Unfortunately, Mold is highly unregulated and misinformation is being presented by mold companies (private non-government web sites) that only cares and confuses consumers.

 I had Mold remediation performed, how do I prevent Mold from returning?

Take away the food source and environment and Mold growth can be prevented. Keep humidity levels as low as you can—no higher than 50%—all day long. An air conditioner in summer and or dehumidifier YEAR ROUND will help you keep the level low. Humidity levels change over the course of a day with changes in the moisture in the air and the air temperature, so 24/7 dehumidification is recommended. Dehumidifiers that are able to operate autonomously, meaning units that have a drain house connected to an outfall such as a sink or sump, so human interaction is not required to empty the water tank is best.   Exhaust fans that actually suck air in humid environments such as bathrooms are needed and MUST be used when humidity increases.  Bottom line we find Mold in bathrooms where exhaust gas fans are not present, are not used or lack sufficient power to exhaust humid air.  Take our test, turn on the fan and place a paper towel on the fan, if the fan cannot hold the towel in place, your fan sucks and not the good kind (replace the fan).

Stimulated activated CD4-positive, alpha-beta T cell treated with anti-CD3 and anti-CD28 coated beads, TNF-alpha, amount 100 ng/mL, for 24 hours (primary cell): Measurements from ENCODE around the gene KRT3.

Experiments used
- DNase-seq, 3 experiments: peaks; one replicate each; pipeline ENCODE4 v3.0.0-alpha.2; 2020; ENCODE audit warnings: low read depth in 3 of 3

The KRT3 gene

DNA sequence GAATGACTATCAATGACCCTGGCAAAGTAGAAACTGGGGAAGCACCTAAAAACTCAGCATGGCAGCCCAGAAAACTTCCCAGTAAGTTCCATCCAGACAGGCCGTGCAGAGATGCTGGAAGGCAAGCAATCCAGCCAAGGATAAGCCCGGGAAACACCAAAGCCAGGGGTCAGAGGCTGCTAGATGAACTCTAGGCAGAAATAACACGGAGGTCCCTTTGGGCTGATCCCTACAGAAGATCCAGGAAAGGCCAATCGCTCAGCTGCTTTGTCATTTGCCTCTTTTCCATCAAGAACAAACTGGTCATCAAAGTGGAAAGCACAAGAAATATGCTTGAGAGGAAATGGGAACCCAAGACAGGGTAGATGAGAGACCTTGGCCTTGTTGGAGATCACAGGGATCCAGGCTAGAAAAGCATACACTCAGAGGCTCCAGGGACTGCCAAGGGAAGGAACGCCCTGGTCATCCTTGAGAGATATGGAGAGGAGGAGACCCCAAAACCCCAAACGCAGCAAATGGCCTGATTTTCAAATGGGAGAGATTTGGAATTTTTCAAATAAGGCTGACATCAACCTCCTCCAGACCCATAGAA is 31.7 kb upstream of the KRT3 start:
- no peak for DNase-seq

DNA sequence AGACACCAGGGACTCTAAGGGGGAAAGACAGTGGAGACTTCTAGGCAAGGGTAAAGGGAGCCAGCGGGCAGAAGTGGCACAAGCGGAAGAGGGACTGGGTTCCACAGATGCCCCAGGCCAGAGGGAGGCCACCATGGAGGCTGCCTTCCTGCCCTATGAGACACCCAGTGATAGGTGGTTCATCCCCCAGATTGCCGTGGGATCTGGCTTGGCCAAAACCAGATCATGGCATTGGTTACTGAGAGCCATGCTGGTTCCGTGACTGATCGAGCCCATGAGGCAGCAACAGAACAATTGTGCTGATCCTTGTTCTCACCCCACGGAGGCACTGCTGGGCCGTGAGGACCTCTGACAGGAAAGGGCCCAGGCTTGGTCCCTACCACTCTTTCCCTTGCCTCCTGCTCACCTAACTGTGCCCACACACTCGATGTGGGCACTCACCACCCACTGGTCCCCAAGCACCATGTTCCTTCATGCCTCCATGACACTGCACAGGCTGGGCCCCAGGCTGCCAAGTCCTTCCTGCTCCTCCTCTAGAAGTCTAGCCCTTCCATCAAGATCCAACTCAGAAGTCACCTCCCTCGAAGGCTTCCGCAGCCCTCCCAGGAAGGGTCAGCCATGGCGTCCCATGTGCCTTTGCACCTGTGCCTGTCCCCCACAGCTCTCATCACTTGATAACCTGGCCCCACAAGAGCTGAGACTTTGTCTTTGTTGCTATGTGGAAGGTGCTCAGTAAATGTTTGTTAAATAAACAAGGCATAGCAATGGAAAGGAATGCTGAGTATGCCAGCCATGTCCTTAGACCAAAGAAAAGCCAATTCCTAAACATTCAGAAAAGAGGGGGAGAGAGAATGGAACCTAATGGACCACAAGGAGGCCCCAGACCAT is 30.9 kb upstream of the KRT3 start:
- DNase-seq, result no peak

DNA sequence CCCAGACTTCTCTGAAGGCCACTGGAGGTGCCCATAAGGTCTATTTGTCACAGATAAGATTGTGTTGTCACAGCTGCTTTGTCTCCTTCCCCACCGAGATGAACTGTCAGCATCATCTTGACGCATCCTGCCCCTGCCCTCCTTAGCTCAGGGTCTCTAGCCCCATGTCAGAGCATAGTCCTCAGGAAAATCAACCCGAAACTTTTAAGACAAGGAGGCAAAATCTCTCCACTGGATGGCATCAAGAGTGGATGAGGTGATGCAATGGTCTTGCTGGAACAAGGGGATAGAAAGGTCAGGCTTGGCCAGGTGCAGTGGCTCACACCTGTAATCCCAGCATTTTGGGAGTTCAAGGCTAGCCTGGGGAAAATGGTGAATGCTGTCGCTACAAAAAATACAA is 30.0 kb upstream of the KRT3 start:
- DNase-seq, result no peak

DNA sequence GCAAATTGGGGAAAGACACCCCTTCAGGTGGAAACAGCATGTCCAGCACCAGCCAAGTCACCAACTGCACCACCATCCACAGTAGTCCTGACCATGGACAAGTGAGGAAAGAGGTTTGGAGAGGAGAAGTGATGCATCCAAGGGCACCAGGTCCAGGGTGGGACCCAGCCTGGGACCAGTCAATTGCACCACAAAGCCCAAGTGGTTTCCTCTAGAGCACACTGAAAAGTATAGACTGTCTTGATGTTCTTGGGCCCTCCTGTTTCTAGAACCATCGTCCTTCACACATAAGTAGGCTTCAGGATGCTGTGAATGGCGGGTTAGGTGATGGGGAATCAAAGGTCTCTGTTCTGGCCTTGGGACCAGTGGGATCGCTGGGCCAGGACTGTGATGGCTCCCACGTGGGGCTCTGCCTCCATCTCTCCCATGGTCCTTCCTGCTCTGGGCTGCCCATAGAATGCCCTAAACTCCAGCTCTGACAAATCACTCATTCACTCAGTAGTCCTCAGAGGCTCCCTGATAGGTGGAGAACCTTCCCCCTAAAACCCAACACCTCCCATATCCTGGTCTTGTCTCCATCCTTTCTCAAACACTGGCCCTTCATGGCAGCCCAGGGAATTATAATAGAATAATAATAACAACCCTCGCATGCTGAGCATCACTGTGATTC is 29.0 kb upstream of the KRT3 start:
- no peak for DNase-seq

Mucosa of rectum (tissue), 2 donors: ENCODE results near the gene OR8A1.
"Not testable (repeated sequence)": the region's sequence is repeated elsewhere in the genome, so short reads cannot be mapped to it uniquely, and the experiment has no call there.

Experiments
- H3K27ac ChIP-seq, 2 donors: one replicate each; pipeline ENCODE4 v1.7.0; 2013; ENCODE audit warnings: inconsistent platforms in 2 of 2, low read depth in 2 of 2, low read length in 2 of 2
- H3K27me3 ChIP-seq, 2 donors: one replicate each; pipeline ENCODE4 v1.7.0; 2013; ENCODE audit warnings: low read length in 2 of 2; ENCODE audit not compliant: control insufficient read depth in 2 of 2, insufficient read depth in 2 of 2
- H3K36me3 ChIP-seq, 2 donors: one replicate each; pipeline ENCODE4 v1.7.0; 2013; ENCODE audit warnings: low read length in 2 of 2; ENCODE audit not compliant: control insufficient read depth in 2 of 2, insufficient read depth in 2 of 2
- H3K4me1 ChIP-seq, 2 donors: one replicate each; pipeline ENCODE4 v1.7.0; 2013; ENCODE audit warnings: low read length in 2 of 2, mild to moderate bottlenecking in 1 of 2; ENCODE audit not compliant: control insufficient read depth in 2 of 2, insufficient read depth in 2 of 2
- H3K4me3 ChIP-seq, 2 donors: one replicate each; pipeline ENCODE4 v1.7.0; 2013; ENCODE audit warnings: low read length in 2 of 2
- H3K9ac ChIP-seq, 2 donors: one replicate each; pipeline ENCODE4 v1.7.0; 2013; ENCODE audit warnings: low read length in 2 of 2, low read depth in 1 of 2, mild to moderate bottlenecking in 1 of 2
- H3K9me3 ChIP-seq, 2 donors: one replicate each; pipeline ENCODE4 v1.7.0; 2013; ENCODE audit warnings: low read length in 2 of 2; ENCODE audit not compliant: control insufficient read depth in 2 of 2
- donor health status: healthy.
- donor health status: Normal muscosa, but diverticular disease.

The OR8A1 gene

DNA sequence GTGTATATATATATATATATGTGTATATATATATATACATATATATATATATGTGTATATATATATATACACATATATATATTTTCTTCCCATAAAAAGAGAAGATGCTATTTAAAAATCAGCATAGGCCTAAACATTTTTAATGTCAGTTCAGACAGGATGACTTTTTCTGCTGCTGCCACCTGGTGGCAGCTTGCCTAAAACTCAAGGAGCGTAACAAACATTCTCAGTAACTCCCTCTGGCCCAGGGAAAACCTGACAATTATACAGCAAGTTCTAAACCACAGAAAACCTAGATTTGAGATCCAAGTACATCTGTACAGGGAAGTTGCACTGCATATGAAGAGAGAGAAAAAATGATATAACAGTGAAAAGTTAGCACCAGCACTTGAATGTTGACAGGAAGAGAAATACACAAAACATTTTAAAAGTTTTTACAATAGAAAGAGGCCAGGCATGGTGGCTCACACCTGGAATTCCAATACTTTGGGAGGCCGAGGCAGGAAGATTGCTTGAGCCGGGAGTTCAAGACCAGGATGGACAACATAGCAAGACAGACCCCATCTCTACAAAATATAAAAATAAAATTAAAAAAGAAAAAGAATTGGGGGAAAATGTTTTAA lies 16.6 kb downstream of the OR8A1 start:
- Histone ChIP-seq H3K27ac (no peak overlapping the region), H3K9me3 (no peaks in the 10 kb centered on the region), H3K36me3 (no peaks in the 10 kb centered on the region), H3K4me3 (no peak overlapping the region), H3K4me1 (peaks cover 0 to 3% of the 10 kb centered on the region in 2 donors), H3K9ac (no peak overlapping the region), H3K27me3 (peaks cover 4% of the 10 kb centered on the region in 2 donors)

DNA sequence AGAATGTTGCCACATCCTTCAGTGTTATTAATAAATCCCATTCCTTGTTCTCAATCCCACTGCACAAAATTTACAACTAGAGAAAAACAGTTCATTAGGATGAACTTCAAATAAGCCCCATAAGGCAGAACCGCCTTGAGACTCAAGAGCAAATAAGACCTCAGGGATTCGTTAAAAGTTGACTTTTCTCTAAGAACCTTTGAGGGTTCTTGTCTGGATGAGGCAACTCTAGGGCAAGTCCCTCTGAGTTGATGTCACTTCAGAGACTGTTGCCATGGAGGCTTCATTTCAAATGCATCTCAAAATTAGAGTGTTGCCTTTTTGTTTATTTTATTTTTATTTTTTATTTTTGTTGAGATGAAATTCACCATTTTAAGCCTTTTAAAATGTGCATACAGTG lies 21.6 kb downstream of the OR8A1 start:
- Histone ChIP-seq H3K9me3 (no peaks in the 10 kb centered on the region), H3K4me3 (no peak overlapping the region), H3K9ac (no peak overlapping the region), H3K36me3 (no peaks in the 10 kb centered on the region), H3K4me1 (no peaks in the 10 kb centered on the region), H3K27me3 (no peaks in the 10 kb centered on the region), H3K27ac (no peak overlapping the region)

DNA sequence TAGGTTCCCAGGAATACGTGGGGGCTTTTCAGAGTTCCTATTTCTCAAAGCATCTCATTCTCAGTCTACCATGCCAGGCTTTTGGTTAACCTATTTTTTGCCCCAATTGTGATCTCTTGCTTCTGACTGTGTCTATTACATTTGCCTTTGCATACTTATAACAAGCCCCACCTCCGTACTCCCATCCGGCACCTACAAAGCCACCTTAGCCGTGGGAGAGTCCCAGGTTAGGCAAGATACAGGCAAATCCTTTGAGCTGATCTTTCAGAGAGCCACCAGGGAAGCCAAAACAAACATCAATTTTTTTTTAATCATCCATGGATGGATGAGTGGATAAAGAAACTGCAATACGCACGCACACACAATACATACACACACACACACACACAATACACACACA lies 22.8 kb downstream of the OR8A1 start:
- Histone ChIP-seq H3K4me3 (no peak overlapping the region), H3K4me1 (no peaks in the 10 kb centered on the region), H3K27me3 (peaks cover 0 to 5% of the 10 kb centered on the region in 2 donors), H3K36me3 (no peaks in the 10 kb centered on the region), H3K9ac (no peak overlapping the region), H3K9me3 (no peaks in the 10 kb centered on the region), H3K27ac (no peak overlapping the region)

• Attics should able passive and active ventilation
  • Crawl spaces should be dry with vapor barriers.
  • Soil should have a positive slope around the entire house so water flows away not toward the foundation.
  • All roof leaders should be extended 5’ to 10’ away from the building foundation.
  • Do not carpet bathrooms and basements.
  • Any water entry, flooding, eat, must be dried out within 48 hours to prevent Mold growth.

I saw Mold and hired a company to inspect and they confirmed it was Mold.  They were quick to give me a cost to remediate (read expensive Mold remediation) but said little regarding why the Mold was present.I found Mold growing in my home, how do I test the Mold?